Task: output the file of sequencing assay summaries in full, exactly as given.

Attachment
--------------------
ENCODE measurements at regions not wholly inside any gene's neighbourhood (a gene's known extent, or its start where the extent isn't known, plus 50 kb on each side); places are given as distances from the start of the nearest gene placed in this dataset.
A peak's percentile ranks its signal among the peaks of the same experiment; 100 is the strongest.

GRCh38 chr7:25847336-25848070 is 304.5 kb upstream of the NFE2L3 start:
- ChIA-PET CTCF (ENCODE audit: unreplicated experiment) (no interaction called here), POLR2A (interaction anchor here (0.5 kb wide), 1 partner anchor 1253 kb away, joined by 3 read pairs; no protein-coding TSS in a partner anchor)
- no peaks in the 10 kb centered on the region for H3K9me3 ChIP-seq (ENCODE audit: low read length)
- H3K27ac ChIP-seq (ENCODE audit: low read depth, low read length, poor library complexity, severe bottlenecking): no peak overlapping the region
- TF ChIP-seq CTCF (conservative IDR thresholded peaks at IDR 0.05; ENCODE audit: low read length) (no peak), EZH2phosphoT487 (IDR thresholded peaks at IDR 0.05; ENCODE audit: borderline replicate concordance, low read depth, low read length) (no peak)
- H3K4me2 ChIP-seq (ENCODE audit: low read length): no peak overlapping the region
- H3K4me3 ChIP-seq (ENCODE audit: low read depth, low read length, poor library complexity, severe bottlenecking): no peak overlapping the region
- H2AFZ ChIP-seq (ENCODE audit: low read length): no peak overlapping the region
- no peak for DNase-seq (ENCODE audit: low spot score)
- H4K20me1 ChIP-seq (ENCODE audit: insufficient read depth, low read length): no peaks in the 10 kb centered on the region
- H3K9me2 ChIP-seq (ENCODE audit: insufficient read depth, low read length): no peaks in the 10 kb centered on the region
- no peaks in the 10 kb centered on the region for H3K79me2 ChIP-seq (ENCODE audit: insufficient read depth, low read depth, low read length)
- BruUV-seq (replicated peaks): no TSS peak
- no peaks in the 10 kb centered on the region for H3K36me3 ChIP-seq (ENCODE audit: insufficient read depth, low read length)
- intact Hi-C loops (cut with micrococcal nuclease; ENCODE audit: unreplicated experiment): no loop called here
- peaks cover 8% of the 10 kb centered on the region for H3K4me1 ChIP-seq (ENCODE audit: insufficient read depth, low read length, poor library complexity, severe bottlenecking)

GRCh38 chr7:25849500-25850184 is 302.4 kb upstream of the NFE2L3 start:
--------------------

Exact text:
ENCODE measurements at regions not wholly inside any gene's neighbourhood (a gene's known extent, or its start where the extent isn't known, plus 50 kb on each side); places are given as distances from the start of the nearest gene placed in this dataset.
A peak's percentile ranks its signal among the peaks of the same experiment; 100 is the strongest.

GRCh38 chr7:25847336-25848070 is 304.5 kb upstream of the NFE2L3 start:
- ChIA-PET CTCF (ENCODE audit: unreplicated experiment) (no interaction called here), POLR2A (interaction anchor here (0.5 kb wide), 1 partner anchor 1253 kb away, joined by 3 read pairs; no protein-coding TSS in a partner anchor)
- no peaks in the 10 kb centered on the region for H3K9me3 ChIP-seq (ENCODE audit: low read length)
- H3K27ac ChIP-seq (ENCODE audit: low read depth, low read length, poor library complexity, severe bottlenecking): no peak overlapping the region
- TF ChIP-seq CTCF (conservative IDR thresholded peaks at IDR 0.05; ENCODE audit: low read length) (no peak), EZH2phosphoT487 (IDR thresholded peaks at IDR 0.05; ENCODE audit: borderline replicate concordance, low read depth, low read length) (no peak)
- H3K4me2 ChIP-seq (ENCODE audit: low read length): no peak overlapping the region
- H3K4me3 ChIP-seq (ENCODE audit: low read depth, low read length, poor library complexity, severe bottlenecking): no peak overlapping the region
- H2AFZ ChIP-seq (ENCODE audit: low read length): no peak overlapping the region
- no peak for DNase-seq (ENCODE audit: low spot score)
- H4K20me1 ChIP-seq (ENCODE audit: insufficient read depth, low read length): no peaks in the 10 kb centered on the region
- H3K9me2 ChIP-seq (ENCODE audit: insufficient read depth, low read length): no peaks in the 10 kb centered on the region
- no peaks in the 10 kb centered on the region for H3K79me2 ChIP-seq (ENCODE audit: insufficient read depth, low read depth, low read length)
- BruUV-seq (replicated peaks): no TSS peak
- no peaks in the 10 kb centered on the region for H3K36me3 ChIP-seq (ENCODE audit: insufficient read depth, low read length)
- intact Hi-C loops (cut with micrococcal nuclease; ENCODE audit: unreplicated experiment): no loop called here
- peaks cover 8% of the 10 kb centered on the region for H3K4me1 ChIP-seq (ENCODE audit: insufficient read depth, low read length, poor library complexity, severe bottlenecking)

GRCh38 chr7:25849500-25850184 is 302.4 kb upstream of the NFE2L3 start: